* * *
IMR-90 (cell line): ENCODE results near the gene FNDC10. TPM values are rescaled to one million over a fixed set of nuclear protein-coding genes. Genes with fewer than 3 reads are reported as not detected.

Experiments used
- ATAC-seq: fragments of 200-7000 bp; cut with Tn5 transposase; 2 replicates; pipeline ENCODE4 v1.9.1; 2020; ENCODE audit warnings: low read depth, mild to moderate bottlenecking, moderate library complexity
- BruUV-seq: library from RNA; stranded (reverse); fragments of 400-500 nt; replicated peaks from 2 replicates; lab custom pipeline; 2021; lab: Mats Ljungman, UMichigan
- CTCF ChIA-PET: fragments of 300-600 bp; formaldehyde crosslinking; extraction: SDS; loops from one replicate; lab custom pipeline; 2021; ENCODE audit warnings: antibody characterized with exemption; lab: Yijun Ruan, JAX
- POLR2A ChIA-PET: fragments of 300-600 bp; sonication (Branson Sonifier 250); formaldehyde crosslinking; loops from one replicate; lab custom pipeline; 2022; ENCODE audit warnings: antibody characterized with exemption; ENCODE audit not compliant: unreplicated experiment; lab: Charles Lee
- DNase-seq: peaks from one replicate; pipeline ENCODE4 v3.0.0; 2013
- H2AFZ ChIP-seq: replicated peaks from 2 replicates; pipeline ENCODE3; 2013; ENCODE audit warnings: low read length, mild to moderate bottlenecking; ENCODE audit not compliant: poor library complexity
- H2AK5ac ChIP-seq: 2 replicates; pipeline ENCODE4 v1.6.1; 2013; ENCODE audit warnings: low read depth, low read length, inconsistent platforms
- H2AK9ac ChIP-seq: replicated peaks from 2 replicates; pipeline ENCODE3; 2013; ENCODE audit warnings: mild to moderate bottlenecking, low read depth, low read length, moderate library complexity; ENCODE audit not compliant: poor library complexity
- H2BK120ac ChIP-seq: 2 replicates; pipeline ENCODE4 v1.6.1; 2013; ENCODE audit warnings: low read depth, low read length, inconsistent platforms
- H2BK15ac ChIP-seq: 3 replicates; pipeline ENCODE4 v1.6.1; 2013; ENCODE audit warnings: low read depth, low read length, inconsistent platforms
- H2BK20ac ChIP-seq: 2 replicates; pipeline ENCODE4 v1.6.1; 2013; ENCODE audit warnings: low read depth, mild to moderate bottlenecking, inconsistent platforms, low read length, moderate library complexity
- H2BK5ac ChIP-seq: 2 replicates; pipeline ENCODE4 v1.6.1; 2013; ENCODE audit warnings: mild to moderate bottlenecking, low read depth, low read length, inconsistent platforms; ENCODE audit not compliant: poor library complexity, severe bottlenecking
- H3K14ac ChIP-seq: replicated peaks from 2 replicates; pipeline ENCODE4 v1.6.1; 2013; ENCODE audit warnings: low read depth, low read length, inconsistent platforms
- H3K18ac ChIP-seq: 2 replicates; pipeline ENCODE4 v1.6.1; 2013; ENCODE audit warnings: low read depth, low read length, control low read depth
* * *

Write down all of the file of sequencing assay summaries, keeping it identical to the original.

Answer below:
IMR-90 (cell line): ENCODE results near the gene FNDC10. TPM values are rescaled to one million over a fixed set of nuclear protein-coding genes. Genes with fewer than 3 reads are reported as not detected.

Experiments used
- ATAC-seq: fragments of 200-7000 bp; cut with Tn5 transposase; 2 replicates; pipeline ENCODE4 v1.9.1; 2020; ENCODE audit warnings: low read depth, mild to moderate bottlenecking, moderate library complexity
- BruUV-seq: library from RNA; stranded (reverse); fragments of 400-500 nt; replicated peaks from 2 replicates; lab custom pipeline; 2021; lab: Mats Ljungman, UMichigan
- CTCF ChIA-PET: fragments of 300-600 bp; formaldehyde crosslinking; extraction: SDS; loops from one replicate; lab custom pipeline; 2021; ENCODE audit warnings: antibody characterized with exemption; lab: Yijun Ruan, JAX
- POLR2A ChIA-PET: fragments of 300-600 bp; sonication (Branson Sonifier 250); formaldehyde crosslinking; loops from one replicate; lab custom pipeline; 2022; ENCODE audit warnings: antibody characterized with exemption; ENCODE audit not compliant: unreplicated experiment; lab: Charles Lee
- DNase-seq: peaks from one replicate; pipeline ENCODE4 v3.0.0; 2013
- H2AFZ ChIP-seq: replicated peaks from 2 replicates; pipeline ENCODE3; 2013; ENCODE audit warnings: low read length, mild to moderate bottlenecking; ENCODE audit not compliant: poor library complexity
- H2AK5ac ChIP-seq: 2 replicates; pipeline ENCODE4 v1.6.1; 2013; ENCODE audit warnings: low read depth, low read length, inconsistent platforms
- H2AK9ac ChIP-seq: replicated peaks from 2 replicates; pipeline ENCODE3; 2013; ENCODE audit warnings: mild to moderate bottlenecking, low read depth, low read length, moderate library complexity; ENCODE audit not compliant: poor library complexity
- H2BK120ac ChIP-seq: 2 replicates; pipeline ENCODE4 v1.6.1; 2013; ENCODE audit warnings: low read depth, low read length, inconsistent platforms
- H2BK15ac ChIP-seq: 3 replicates; pipeline ENCODE4 v1.6.1; 2013; ENCODE audit warnings: low read depth, low read length, inconsistent platforms
- H2BK20ac ChIP-seq: 2 replicates; pipeline ENCODE4 v1.6.1; 2013; ENCODE audit warnings: low read depth, mild to moderate bottlenecking, inconsistent platforms, low read length, moderate library complexity
- H2BK5ac ChIP-seq: 2 replicates; pipeline ENCODE4 v1.6.1; 2013; ENCODE audit warnings: mild to moderate bottlenecking, low read depth, low read length, inconsistent platforms; ENCODE audit not compliant: poor library complexity, severe bottlenecking
- H3K14ac ChIP-seq: replicated peaks from 2 replicates; pipeline ENCODE4 v1.6.1; 2013; ENCODE audit warnings: low read depth, low read length, inconsistent platforms
- H3K18ac ChIP-seq: 2 replicates; pipeline ENCODE4 v1.6.1; 2013; ENCODE audit warnings: low read depth, low read length, control low read depth